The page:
Tuesday, January 31, 2012

Time for a Schubertiade

Schubertiade (1868) by Moritz von Schwind

Franz Schubert is my favorite composer. He has influenced me more than any other creative genius, in any of the arts or sciences. No works of art resonate within my mind with the potency of his music.

Why? There are too many reasons to articulate in a coherent and accessible manner, but I think it can be boiled down to two main points: Romanticism and Melody.

Schubert's Romantic style fully embraces the wandering and dark musings of the imagination. However, he maintains Classical tightness and eloquence, avoiding the overblown excesses that weigh down the work of later Romantic composers. For Schubert, all of the passion and inspiration of the Sublime can be articulated, with effectiveness and efficiency, into a tightly structured, highly melodic song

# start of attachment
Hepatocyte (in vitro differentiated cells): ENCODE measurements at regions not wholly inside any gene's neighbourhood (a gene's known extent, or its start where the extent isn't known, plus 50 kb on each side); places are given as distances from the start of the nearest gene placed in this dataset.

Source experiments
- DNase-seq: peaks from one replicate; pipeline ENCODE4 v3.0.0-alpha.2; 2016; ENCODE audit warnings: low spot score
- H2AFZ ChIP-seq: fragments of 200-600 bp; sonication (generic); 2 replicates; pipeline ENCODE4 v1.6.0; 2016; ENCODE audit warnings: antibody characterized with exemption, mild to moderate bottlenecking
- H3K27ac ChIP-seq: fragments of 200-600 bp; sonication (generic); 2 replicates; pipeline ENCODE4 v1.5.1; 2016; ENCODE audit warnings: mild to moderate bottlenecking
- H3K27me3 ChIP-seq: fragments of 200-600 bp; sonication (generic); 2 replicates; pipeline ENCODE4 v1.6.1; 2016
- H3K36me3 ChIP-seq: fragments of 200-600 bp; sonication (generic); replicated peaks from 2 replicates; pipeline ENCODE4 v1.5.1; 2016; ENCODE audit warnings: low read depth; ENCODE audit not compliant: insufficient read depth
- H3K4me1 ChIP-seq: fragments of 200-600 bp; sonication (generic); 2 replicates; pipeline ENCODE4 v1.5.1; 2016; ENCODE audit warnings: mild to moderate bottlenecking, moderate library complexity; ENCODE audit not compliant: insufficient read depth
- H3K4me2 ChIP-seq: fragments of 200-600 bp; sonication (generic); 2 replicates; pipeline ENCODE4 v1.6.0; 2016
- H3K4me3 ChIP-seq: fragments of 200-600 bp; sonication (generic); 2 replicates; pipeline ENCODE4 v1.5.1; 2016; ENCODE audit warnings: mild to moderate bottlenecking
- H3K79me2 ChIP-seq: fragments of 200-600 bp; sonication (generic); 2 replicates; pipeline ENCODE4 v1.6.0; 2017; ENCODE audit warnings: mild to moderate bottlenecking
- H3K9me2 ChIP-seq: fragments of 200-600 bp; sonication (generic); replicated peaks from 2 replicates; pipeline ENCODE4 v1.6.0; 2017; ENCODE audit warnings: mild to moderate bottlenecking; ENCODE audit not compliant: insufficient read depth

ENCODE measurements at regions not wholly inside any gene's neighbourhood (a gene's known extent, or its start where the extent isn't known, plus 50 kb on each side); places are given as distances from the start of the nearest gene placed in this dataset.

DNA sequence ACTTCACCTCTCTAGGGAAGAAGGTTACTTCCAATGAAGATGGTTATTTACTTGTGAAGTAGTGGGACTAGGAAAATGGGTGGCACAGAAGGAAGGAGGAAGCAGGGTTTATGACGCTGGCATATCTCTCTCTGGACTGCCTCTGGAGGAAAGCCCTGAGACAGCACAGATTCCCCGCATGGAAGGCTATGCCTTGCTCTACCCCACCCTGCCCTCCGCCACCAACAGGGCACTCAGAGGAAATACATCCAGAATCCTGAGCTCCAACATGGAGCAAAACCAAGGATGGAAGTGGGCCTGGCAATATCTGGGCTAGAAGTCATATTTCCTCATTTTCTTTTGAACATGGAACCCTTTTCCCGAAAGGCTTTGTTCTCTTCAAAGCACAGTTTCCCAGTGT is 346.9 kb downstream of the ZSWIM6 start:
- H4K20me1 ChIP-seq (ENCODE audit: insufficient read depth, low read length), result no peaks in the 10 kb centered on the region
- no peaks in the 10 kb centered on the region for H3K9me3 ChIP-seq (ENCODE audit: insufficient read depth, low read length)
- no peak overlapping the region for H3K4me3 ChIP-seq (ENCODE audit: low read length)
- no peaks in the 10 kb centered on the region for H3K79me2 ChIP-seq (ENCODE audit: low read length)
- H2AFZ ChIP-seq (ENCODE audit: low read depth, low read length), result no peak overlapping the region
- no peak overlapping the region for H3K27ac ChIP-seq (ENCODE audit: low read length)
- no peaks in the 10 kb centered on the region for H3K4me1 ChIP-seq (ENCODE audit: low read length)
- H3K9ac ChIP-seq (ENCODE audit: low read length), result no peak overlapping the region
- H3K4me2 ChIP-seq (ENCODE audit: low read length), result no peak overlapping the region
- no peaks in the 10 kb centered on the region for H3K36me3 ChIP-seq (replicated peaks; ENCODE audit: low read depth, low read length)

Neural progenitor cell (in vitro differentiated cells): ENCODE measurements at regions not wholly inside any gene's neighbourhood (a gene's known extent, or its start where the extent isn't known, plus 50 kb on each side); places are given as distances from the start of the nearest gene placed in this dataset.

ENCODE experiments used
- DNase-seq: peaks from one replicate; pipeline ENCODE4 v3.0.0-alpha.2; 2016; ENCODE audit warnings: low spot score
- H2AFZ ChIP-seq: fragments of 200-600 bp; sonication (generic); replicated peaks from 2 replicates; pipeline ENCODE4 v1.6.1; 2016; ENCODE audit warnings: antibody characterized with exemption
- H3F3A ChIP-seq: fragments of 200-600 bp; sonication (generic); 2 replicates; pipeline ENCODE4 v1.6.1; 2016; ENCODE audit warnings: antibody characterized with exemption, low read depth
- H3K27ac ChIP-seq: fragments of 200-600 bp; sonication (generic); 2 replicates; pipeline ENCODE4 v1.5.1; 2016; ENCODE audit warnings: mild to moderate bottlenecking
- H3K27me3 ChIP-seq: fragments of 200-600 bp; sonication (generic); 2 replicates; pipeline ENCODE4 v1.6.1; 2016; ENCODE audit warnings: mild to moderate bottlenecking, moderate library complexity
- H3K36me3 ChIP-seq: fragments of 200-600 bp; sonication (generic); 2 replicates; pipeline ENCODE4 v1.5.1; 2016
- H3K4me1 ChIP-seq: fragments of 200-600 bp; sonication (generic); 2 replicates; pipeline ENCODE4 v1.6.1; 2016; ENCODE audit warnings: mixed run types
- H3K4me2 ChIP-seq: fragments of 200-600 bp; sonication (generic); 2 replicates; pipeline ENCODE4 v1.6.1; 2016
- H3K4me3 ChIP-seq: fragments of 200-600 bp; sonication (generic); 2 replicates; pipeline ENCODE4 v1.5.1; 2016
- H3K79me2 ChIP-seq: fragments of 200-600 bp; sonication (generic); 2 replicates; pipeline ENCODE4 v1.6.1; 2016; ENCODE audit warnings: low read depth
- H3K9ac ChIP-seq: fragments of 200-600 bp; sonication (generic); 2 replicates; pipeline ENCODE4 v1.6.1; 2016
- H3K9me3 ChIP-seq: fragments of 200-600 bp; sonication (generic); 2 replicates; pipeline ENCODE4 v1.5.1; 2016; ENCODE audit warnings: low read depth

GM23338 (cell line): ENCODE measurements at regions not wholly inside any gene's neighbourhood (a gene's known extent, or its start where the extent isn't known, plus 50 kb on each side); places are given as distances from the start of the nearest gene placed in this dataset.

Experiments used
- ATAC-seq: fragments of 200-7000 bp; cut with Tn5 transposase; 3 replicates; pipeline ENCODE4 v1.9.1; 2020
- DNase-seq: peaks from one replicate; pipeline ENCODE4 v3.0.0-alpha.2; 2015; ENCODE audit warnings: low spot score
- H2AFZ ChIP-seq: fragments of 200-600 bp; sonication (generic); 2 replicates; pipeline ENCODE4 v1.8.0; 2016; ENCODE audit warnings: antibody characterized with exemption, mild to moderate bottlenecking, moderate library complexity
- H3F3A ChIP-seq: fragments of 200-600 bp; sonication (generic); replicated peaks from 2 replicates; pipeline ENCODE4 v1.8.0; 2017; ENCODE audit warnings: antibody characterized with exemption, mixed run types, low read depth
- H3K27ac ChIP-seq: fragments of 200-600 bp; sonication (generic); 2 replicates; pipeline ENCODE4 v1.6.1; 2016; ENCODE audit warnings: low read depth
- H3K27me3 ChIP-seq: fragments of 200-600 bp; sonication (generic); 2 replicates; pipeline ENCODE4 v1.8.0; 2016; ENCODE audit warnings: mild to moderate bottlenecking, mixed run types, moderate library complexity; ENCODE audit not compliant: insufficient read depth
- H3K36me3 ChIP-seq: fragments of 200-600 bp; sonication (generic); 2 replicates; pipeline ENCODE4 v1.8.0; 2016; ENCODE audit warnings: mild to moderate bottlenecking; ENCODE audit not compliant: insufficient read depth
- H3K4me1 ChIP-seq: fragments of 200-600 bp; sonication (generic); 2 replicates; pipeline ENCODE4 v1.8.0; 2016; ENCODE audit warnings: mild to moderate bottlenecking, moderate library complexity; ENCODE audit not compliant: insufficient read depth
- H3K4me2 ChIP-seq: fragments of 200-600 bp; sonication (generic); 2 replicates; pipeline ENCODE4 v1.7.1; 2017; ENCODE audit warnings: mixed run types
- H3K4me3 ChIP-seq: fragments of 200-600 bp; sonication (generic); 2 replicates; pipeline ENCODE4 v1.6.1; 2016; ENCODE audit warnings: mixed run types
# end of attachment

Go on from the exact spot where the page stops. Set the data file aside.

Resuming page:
As regards melody, it is through this that the Romantic narrative is expressed. Moreover, these tales of sound and emotion have the narrative purpose at their core, as their premise. Sometimes the story is vague, simply a progression of emotion, and, sometimes, it is direct, programmatic in design. In either case, one can't listen to this music within being drawn into Schubert's narrative mindscape.

Portrait of Franz Schubert (1825) by Wilhelm August Rieder

I could go on endlessly about these two topics, as well as countless other aspects of Schubert's music. However, in celebrating his birth date, born 1797, I think it is only fitting to let his music make its own case.

So, let's start the Schubertiade. Here are some vids:

Trout quintet: Allegro vivace, part 1

Die Schone Mullerin: Des Baches Wiegenlied

Impromptu, Op.90/3

Winterreise: Der Leiermann

Standchen, D.957, transcribed for cello and piano


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